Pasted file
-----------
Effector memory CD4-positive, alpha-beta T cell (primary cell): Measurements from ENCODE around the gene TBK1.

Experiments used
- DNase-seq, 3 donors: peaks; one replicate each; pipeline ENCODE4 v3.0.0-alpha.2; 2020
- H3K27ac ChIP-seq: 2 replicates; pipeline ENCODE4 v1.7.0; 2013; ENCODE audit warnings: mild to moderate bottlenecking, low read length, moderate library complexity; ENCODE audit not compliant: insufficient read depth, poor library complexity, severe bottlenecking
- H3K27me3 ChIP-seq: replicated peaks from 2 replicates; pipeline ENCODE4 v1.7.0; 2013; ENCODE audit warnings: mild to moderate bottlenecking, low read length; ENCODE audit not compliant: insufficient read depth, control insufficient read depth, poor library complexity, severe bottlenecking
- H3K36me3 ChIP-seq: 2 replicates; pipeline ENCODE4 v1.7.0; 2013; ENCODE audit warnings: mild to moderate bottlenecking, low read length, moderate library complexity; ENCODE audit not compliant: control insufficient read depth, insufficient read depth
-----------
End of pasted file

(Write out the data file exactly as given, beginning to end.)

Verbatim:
Effector memory CD4-positive, alpha-beta T cell (primary cell): Measurements from ENCODE around the gene TBK1.

Experiments used
- DNase-seq, 3 donors: peaks; one replicate each; pipeline ENCODE4 v3.0.0-alpha.2; 2020
- H3K27ac ChIP-seq: 2 replicates; pipeline ENCODE4 v1.7.0; 2013; ENCODE audit warnings: mild to moderate bottlenecking, low read length, moderate library complexity; ENCODE audit not compliant: insufficient read depth, poor library complexity, severe bottlenecking
- H3K27me3 ChIP-seq: replicated peaks from 2 replicates; pipeline ENCODE4 v1.7.0; 2013; ENCODE audit warnings: mild to moderate bottlenecking, low read length; ENCODE audit not compliant: insufficient read depth, control insufficient read depth, poor library complexity, severe bottlenecking
- H3K36me3 ChIP-seq: 2 replicates; pipeline ENCODE4 v1.7.0; 2013; ENCODE audit warnings: mild to moderate bottlenecking, low read length, moderate library complexity; ENCODE audit not compliant: control insufficient read depth, insufficient read depth